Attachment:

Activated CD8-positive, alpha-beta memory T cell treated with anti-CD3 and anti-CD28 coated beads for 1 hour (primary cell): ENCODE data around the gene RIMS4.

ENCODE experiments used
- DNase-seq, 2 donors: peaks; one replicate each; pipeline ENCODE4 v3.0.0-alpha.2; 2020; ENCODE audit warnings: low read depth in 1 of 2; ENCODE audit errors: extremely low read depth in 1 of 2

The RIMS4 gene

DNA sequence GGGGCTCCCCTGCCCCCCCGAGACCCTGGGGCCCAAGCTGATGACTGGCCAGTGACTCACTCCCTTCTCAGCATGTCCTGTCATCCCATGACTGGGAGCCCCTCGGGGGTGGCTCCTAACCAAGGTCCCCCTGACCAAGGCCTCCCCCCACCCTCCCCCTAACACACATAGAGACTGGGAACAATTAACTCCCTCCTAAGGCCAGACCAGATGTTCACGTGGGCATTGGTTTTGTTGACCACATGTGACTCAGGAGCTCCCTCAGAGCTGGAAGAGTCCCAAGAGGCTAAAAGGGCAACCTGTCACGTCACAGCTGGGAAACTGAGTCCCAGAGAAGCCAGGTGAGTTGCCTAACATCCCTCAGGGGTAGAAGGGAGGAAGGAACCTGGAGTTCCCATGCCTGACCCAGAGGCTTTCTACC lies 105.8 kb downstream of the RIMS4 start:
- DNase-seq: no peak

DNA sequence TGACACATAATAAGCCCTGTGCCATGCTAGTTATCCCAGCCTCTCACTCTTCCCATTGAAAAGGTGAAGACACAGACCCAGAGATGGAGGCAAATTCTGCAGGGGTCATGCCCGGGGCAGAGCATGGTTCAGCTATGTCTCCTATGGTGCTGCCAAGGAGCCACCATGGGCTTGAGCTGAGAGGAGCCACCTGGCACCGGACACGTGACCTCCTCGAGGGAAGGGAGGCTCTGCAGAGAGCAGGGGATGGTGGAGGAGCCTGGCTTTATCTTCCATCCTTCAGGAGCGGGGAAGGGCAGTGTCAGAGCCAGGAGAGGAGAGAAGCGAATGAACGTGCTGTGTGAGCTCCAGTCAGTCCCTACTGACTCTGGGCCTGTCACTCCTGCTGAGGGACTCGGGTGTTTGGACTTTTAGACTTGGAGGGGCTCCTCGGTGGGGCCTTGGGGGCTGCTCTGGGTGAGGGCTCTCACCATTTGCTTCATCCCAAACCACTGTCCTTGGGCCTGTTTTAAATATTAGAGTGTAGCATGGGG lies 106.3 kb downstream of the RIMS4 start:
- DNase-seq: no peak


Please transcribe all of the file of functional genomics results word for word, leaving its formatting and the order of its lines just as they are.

Activated CD8-positive, alpha-beta memory T cell treated with anti-CD3 and anti-CD28 coated beads for 1 hour (primary cell): ENCODE data around the gene RIMS4.

ENCODE experiments used
- DNase-seq, 2 donors: peaks; one replicate each; pipeline ENCODE4 v3.0.0-alpha.2; 2020; ENCODE audit warnings: low read depth in 1 of 2; ENCODE audit errors: extremely low read depth in 1 of 2

The RIMS4 gene

DNA sequence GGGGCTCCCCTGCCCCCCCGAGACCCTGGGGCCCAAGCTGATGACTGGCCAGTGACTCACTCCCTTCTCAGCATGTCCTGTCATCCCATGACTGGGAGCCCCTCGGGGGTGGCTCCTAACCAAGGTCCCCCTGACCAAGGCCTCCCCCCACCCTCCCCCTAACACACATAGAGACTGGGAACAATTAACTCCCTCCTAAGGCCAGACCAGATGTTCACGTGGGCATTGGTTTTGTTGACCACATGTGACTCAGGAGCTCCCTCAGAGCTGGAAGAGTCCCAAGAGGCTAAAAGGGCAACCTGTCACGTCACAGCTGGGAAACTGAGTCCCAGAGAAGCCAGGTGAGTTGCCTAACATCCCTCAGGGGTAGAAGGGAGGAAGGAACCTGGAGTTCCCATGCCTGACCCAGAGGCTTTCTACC lies 105.8 kb downstream of the RIMS4 start:
- DNase-seq: no peak

DNA sequence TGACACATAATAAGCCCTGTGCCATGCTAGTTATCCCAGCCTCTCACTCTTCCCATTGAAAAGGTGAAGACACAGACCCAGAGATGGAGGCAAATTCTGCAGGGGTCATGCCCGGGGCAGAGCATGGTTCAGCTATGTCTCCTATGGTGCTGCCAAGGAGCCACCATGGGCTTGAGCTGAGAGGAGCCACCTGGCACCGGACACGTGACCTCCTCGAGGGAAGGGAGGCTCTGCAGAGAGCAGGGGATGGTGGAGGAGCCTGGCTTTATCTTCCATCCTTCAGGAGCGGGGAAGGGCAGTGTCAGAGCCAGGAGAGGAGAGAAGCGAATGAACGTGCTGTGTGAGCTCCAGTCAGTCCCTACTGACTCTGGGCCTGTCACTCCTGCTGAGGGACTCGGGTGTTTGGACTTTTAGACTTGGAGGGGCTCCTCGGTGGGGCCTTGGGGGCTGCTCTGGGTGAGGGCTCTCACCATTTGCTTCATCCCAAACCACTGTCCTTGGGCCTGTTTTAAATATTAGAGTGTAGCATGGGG lies 106.3 kb downstream of the RIMS4 start:
- DNase-seq: no peak